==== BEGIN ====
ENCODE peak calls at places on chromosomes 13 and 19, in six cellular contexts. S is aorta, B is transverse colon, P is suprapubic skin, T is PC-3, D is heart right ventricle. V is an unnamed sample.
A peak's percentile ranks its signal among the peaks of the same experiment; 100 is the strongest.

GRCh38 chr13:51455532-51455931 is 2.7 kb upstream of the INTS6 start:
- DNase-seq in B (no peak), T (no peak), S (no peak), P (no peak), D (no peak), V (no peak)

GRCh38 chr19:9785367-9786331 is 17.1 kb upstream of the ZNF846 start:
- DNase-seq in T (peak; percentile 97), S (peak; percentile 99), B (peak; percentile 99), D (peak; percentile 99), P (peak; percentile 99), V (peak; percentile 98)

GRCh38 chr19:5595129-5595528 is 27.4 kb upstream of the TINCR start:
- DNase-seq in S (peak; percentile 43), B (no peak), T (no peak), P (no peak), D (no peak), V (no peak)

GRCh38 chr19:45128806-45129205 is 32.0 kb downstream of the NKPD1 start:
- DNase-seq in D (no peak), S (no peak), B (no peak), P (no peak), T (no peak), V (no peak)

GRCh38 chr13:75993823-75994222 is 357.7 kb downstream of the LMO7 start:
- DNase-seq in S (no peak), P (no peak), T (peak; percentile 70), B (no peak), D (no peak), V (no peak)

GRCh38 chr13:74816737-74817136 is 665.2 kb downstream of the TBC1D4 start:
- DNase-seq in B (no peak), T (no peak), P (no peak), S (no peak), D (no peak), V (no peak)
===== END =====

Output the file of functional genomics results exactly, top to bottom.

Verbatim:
ENCODE peak calls at places on chromosomes 13 and 19, in six cellular contexts. S is aorta, B is transverse colon, P is suprapubic skin, T is PC-3, D is heart right ventricle. V is an unnamed sample.
A peak's percentile ranks its signal among the peaks of the same experiment; 100 is the strongest.

GRCh38 chr13:51455532-51455931 is 2.7 kb upstream of the INTS6 start:
- DNase-seq in B (no peak), T (no peak), S (no peak), P (no peak), D (no peak), V (no peak)

GRCh38 chr19:9785367-9786331 is 17.1 kb upstream of the ZNF846 start:
- DNase-seq in T (peak; percentile 97), S (peak; percentile 99), B (peak; percentile 99), D (peak; percentile 99), P (peak; percentile 99), V (peak; percentile 98)

GRCh38 chr19:5595129-5595528 is 27.4 kb upstream of the TINCR start:
- DNase-seq in S (peak; percentile 43), B (no peak), T (no peak), P (no peak), D (no peak), V (no peak)

GRCh38 chr19:45128806-45129205 is 32.0 kb downstream of the NKPD1 start:
- DNase-seq in D (no peak), S (no peak), B (no peak), P (no peak), T (no peak), V (no peak)

GRCh38 chr13:75993823-75994222 is 357.7 kb downstream of the LMO7 start:
- DNase-seq in S (no peak), P (no peak), T (peak; percentile 70), B (no peak), D (no peak), V (no peak)

GRCh38 chr13:74816737-74817136 is 665.2 kb downstream of the TBC1D4 start:
- DNase-seq in B (no peak), T (no peak), P (no peak), S (no peak), D (no peak), V (no peak)